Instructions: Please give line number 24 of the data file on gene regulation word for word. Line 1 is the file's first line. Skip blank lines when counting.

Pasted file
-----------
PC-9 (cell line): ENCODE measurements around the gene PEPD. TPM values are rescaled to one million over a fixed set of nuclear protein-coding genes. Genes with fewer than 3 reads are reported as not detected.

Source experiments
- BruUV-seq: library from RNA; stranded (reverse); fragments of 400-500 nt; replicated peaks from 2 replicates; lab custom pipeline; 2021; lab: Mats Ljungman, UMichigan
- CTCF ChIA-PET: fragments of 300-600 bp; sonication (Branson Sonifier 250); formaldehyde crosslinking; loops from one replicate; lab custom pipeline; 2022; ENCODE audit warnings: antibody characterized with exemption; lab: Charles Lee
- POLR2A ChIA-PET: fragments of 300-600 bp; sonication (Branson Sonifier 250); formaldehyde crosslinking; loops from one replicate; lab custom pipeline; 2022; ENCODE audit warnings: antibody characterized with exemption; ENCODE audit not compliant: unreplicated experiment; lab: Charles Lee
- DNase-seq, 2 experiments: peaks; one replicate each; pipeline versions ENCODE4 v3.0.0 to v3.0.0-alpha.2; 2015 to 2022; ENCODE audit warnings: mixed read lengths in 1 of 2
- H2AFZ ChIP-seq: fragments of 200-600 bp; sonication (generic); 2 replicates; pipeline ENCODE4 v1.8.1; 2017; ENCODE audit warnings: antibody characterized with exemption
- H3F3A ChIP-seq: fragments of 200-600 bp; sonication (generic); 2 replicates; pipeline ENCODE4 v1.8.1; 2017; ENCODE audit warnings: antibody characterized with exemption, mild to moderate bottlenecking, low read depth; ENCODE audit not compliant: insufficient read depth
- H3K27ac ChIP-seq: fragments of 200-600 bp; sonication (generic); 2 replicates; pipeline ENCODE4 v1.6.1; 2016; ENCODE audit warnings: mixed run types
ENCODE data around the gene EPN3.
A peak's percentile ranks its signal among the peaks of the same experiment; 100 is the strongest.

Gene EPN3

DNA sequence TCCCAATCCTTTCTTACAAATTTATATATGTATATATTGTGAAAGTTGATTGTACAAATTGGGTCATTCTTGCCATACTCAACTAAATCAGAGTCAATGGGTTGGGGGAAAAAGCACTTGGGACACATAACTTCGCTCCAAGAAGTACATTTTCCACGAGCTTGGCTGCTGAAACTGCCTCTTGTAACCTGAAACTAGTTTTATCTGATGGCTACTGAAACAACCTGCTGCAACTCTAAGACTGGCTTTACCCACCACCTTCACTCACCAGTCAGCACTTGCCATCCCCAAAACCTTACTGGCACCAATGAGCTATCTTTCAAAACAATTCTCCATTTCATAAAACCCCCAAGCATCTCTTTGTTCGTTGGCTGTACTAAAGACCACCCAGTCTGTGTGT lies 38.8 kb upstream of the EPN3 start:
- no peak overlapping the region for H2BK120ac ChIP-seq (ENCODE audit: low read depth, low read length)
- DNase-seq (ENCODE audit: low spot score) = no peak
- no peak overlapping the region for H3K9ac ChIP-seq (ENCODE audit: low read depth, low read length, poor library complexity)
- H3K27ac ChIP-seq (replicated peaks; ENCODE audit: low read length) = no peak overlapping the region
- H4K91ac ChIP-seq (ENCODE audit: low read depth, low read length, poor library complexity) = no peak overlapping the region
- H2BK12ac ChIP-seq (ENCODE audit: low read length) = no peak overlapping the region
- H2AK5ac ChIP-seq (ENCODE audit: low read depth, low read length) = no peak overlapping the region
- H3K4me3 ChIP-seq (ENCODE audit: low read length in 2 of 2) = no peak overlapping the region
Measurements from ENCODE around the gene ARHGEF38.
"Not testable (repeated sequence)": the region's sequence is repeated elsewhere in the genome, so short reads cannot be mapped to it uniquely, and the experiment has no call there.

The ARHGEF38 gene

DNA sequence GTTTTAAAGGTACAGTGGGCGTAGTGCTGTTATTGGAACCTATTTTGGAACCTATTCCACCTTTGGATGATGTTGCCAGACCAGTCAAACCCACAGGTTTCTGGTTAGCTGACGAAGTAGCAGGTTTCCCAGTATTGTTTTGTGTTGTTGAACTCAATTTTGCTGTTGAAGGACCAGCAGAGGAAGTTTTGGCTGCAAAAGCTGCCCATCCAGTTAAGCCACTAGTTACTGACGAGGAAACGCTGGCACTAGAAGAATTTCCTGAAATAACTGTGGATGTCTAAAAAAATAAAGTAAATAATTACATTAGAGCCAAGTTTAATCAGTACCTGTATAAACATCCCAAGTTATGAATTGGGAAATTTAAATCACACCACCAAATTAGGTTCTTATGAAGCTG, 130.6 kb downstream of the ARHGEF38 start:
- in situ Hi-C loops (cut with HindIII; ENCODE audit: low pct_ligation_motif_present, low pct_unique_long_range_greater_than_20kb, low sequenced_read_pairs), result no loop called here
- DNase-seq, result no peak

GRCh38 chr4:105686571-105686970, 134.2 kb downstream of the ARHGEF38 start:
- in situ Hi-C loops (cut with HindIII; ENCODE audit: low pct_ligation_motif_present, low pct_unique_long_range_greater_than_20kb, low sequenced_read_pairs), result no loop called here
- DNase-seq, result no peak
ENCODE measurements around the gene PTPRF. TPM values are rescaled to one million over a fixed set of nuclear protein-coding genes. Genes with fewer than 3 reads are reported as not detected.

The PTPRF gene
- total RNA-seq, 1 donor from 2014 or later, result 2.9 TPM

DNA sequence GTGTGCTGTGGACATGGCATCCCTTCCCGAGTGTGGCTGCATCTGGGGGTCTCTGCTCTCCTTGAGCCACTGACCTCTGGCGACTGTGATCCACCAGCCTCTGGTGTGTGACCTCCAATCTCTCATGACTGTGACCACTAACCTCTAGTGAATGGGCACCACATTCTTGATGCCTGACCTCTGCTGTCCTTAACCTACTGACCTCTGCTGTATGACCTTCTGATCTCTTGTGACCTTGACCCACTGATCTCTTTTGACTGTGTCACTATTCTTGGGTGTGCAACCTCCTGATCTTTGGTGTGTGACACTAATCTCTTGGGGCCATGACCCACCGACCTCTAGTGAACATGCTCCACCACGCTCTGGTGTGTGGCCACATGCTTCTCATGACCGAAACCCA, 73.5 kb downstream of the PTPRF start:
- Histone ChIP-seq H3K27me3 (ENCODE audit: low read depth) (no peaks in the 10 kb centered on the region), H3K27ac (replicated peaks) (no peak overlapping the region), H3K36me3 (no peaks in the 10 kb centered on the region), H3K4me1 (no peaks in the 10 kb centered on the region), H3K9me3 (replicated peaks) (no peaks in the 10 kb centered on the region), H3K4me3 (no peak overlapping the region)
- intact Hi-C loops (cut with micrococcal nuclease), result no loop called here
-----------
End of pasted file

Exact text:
The ARHGEF38 gene